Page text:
Total Immersion Forums  

Go Back   Total Immersion Forums > Freestyle
FAQ Members List Calendar Search Today's Posts Mark Forums Read

Reply
 
Thread Tools Display Modes
  #1  
Old 04-29-2017
CoachStuartMcDougal's Avatar
CoachStuartMcDougal CoachStuartMcDougal is offline
coach
 
Join Date: Jan 2012
Posts: 1,353
CoachStuartMcDougal
Default Air in lungs makes you less buoyant?

I just read a swim article stating: "Having lungs full of air causes legs to sink -- empty lungs to remain buoyant". Apparently air is heavier than water in certain areas of the world, possibly on the moon too.

Not having enough air in lungs causes hips to sink, this is just a matter of physics on earth. I often notice swimmers empty lungs too quickly in an effort to dump co2 or used air, but then drop 2" or more and then never find air due to lack of buoyancy. Slow continuous exhale is important, but the bulk of exhale happens when rolling to breathe.

Try the cannonball test. In the pool, fill lungs full of air, move into a cannonball shape with knees to chest, head in water, body stable on surface in rounded shape - begin to exhale quickly and discover how much air you need in lungs before dropping to the bottom of the pool. Every -body- is different, some will sink fast (mostly guys) and others drop slowly or remain at the surface. This test gives each swimmer an idea of how much air is needed in lungs to remain buoyant and balanced.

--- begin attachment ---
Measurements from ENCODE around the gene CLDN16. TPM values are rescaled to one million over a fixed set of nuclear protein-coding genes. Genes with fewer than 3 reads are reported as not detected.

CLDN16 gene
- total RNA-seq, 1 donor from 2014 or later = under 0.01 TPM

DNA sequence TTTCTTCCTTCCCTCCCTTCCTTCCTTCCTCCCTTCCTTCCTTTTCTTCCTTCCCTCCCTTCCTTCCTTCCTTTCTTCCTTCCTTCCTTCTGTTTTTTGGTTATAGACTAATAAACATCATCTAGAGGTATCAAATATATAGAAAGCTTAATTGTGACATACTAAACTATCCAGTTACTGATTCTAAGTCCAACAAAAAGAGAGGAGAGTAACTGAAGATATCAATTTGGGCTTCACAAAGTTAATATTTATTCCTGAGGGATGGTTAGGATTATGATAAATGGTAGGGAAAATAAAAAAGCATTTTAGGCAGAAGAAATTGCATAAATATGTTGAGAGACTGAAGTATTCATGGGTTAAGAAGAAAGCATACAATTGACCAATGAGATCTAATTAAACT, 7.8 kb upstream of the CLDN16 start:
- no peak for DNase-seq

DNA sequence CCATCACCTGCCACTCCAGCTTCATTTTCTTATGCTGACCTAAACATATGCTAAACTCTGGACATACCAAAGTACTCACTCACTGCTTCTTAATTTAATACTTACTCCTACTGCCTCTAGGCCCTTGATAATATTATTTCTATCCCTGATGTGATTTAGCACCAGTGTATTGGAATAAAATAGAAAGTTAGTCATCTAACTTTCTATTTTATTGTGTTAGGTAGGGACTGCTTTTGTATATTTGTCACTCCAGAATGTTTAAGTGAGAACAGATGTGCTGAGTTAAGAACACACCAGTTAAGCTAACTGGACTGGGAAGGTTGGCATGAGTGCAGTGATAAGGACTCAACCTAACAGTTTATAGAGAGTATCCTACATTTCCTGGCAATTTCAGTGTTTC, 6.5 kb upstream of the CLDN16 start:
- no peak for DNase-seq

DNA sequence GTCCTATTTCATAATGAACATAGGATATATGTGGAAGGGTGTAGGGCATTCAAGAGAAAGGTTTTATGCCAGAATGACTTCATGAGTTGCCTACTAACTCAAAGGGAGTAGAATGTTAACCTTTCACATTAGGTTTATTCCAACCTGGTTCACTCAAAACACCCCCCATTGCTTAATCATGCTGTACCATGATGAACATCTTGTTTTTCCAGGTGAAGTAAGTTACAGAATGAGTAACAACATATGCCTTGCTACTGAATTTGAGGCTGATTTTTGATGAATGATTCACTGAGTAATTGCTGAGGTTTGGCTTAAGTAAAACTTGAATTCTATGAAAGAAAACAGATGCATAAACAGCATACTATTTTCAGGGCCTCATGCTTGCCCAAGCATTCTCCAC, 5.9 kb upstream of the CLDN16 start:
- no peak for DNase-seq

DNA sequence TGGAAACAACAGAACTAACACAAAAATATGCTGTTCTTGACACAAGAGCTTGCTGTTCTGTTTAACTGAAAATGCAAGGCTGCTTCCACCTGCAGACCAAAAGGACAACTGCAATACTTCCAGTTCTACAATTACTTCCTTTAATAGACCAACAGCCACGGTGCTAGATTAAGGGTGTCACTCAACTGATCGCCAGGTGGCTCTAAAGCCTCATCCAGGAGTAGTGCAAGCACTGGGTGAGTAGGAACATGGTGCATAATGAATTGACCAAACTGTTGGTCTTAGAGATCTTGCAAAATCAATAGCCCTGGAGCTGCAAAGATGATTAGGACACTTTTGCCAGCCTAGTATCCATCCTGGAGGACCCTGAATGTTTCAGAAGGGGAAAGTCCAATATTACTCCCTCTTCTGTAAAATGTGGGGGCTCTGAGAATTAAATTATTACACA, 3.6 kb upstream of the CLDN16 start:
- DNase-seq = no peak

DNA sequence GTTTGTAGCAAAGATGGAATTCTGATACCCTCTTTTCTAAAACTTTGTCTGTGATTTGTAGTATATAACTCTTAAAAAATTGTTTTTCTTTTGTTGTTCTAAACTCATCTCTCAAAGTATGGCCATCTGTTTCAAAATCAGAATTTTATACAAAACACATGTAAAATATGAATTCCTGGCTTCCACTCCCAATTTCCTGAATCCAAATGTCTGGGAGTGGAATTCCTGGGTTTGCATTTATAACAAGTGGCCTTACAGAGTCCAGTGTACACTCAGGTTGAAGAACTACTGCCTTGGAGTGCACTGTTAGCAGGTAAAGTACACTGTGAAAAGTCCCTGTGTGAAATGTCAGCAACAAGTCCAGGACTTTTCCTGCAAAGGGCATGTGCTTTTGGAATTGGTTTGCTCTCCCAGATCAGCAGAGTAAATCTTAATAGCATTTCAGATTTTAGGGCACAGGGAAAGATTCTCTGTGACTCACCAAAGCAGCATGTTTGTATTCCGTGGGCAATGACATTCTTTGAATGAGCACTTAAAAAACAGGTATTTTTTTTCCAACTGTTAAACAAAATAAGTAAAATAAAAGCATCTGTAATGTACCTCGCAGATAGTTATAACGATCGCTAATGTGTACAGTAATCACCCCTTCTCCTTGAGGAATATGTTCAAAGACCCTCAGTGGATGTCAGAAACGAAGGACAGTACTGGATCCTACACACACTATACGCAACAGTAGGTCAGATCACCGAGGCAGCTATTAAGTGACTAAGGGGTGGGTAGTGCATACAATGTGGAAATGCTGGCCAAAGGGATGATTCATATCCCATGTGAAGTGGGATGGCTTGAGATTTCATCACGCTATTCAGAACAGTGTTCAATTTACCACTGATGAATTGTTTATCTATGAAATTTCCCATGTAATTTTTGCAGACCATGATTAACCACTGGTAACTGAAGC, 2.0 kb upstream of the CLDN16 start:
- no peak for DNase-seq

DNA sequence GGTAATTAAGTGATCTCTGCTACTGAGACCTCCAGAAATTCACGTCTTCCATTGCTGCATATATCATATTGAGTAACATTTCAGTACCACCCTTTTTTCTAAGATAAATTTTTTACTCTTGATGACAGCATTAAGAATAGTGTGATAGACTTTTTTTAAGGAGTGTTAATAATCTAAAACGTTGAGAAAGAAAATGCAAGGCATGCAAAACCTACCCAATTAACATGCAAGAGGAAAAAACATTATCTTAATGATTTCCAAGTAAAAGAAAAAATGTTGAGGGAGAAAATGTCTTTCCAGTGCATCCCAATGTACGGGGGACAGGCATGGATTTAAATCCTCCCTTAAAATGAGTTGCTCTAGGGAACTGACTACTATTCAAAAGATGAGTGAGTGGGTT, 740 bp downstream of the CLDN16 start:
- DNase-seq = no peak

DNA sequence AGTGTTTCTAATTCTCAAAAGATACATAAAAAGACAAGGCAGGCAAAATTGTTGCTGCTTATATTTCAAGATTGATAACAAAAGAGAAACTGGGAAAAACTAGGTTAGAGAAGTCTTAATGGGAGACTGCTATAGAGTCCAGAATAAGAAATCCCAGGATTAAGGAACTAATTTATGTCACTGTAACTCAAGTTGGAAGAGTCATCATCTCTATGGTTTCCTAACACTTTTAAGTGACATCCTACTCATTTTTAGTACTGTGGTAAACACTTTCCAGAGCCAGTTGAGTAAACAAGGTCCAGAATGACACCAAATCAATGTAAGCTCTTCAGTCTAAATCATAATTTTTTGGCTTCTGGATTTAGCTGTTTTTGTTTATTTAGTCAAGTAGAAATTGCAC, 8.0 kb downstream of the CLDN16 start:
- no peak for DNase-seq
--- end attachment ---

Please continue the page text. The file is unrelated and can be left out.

A good example of the body sinking without enough air in lungs: https://www.youtube.com/watch?v=c3VV4PwIBCQ

Stuart
Reply With Quote
  #2  
Old 04-29-2017
Zenturtle Zenturtle is offline
Senior Member
 
Join Date: Mar 2014
Posts: 1,898
Zenturtle
Default

I also have never understood the idea to release extra air to improve balance.
The lungs are the pivot point. The position of the pivot point doesnt influence the balance around the pivot point itself.
Taking the pivot point down takes the whole system down though.
Balancing with a kickboard under the chest (simulate very big lungs) at the height of the lungs only makes balancing and breathing easier is my experience.

Its probably an advice for people who hardly empty the lungs, hardly exchange air and hold their breath too much.
Letting the body sink a bit extra by breathing out more if you already feel the head is quite low is indeed a scary hurdle to overcome.
Its probably this release of tension when overcoming this hurdle and being comfortable with the slightly lower head and chest (and legs) that makes the balance improve. When comfortable with a lower front end, the action of pressing the T feels more natural , and thats the main resulting balance improver, whatever the amount of air in the lungs.
(works even better with more air in lungs, is useless without air in lungs)

Last edited by Zenturtle : 04-29-2017 at 08:03 AM.